Qatari traditions and customs

What traditions and customs are there in Qatar?

Brief drawing of the customs and traditions of Qatar.

Food in daily life

The presence of foreign workers has introduced foods from all over the world.

Qatari cuisine has been influenced by close ties to Iran and India, and more recently by the arrival of Arabs from North Africa and the Levant, as well as by Muslim dietary conventions. Muslims generally refrain from eating pork and drinking alcohol, and neither is served publicly.

Central foods of Qatari cuisine include the many native varieties of dates and shellfish. Other foods grown locally or in Iran are considered local delicacies, including sour apples and fresh almonds. The traditional machbous dish is richly seasoned rice combined with meat and/or seafood and traditionally served on a large communal platter.

The main meal is eaten at noon, with lighter meals in the morning and evening. However, with the increasing number of Qataris entering the workforce, evening family meals are becoming more common.

The Friday noon meal, after prayers, is the main gathering of the week for many families. During the month of Ramadan, when Muslims fast from dawn to dusk, elaborate and festive meals are served in the evening.

Coffee is a central feature of the kitchen. Arabic coffee made from a lightly roasted bean, sweetened and flavored with cardamom, is served in small thimble-shaped cups to guests in homes and offices.

Most homes have a pot of coffee and sometimes tea ready for visitors. Another drink, qahwa helw (sweet coffee), a vivid infusion of saffron, cardamom, and sugar, is served on special occasions and by the elite.

In recent years, restaurant and fast food franchises have opened. These establishments cater mainly to foreign workers. Qataris, especially women, are reluctant to eat in public places, but will use restaurants’ takeaway and delivery services. Qatari men sometimes socialize and do business in restaurants and cafes.


Most marriages are arranged. Typically, the groom’s mother and sisters ask initial questions about potential brides, discuss the possibilities with the young man, and if interested, approach the potential bride’s family. That woman has the opportunity to accept or reject the proposal.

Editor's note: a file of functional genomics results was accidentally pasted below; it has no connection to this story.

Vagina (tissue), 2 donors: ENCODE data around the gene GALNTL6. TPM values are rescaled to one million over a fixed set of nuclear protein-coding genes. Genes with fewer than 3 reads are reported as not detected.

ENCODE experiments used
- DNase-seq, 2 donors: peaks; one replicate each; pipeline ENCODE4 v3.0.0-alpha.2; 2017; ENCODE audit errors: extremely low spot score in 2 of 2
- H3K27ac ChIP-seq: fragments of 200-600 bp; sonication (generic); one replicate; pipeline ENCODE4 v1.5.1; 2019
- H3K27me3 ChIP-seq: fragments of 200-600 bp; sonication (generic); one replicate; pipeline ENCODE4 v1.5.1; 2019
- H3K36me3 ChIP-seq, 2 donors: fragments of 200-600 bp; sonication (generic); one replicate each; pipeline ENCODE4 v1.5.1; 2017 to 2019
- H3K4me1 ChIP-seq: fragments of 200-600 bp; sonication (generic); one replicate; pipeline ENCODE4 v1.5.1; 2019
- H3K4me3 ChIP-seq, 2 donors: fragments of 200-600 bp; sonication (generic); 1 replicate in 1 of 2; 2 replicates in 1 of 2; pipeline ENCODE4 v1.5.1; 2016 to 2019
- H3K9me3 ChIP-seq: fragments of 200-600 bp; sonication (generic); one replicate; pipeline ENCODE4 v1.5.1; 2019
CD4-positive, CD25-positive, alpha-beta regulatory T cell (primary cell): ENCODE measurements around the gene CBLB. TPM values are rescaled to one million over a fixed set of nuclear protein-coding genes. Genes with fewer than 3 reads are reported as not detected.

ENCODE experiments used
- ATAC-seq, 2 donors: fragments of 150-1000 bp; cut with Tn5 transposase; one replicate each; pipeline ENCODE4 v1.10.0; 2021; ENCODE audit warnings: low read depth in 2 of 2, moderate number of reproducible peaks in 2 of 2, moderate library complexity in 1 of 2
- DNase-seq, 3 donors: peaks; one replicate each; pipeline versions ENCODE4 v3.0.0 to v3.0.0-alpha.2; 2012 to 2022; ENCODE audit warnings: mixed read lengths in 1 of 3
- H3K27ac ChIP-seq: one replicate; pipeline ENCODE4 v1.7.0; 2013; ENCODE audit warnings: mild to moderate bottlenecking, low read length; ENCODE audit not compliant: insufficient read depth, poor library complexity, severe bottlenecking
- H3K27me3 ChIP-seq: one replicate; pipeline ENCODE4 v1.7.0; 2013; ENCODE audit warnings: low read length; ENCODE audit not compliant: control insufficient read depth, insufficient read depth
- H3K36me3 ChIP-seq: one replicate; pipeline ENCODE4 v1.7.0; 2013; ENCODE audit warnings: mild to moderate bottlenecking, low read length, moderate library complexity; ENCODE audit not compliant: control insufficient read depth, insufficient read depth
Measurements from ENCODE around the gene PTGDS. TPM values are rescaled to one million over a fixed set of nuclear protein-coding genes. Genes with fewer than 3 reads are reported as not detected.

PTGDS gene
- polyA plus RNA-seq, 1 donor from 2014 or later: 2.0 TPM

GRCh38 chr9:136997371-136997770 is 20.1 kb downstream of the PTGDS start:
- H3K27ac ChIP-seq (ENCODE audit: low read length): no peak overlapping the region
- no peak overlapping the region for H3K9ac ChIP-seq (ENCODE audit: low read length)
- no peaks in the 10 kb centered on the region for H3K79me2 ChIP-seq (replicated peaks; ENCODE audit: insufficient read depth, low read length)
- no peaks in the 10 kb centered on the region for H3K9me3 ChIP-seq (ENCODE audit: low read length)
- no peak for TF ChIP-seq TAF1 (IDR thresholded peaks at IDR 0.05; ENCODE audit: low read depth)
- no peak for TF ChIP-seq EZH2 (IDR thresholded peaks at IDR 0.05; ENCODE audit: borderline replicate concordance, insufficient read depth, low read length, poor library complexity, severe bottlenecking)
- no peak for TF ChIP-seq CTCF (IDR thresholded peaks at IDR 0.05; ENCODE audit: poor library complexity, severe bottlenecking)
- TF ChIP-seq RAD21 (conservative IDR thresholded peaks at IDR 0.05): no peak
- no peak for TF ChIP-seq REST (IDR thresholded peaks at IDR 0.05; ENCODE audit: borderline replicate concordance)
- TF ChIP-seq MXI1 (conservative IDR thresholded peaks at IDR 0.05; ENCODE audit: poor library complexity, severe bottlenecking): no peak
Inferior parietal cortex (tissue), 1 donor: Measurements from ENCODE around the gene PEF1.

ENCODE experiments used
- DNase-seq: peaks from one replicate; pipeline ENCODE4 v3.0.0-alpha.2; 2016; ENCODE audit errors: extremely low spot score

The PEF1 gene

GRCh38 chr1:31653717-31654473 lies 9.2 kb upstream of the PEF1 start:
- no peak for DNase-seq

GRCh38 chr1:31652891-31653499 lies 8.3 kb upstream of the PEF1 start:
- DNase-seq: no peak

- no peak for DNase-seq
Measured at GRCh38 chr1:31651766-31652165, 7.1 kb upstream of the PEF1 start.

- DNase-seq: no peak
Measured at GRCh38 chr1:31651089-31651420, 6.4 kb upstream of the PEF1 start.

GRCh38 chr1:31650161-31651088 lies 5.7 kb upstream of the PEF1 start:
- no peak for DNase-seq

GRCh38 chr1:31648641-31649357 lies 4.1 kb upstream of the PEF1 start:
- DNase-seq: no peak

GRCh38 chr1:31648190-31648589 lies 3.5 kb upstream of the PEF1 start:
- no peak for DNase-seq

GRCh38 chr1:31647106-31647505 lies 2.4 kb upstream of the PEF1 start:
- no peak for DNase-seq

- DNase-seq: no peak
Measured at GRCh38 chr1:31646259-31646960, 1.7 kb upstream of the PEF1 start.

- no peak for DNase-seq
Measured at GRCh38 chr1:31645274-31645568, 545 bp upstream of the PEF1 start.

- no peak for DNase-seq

Marriages are often arranged between families with similar backgrounds, and it is common for multiple members of two lineages to intermarry. Marriages between Qataris and other Gulf Arabs are common, but the government discourages marriage with non-Gulf citizens.

One must obtain official permission to marry a non-citizen, and the citizen may have to forgo the promise of government employment and other benefits.

Polygamy is religiously and legally sanctioned. Although still common among the ruling family, the number of polygamous marriages has decreased in recent years.

A wife can divorce her husband if he takes another wife, and with more education and economic options, women are more likely to do so now than they were in the past. Another reason for the decline in polygamy may be the increased cost of maintaining more than one household.

The divorce rate has increased considerably since 1980. Both women and men can file for divorce, and custody is granted in accordance with Islamic law. Small children stay with the mother; once they reach adolescence, custody falls to the father.


Social behavior is carried out in a manner that is respectful of family privacy, hospitality, and public separation of the genders. Visits with unrelated persons occur outside the home or in designated guest areas, separate from areas regularly used by the family.

You don’t needlessly wonder about someone else’s family. Despite this strong sense of family privacy, it is considered impolite not to extend hospitality to strangers.

Tea, coffee, food and a cool place to sit must be offered to any visitor. On the contrary, it is rude not to accept hospitality. When greeting a member of the opposite sex, it is best to act with reserve, following the example of Qatar.

Some Qatari women are comfortable shaking hands with a man, but others refrain. Likewise, men may refrain from reaching out to women or sitting next to them.

Religious beliefs

Most of the citizens and the ruling family are Sunni Muslims, specifically Wahhabis. However, there is a large minority of Shia Muslims. Recent events such as the Iranian Revolution, the Iran -Iraq War and alleged discrimination against Shia Muslims have exacerbated sectarian tensions. These divisions are rarely openly discussed.

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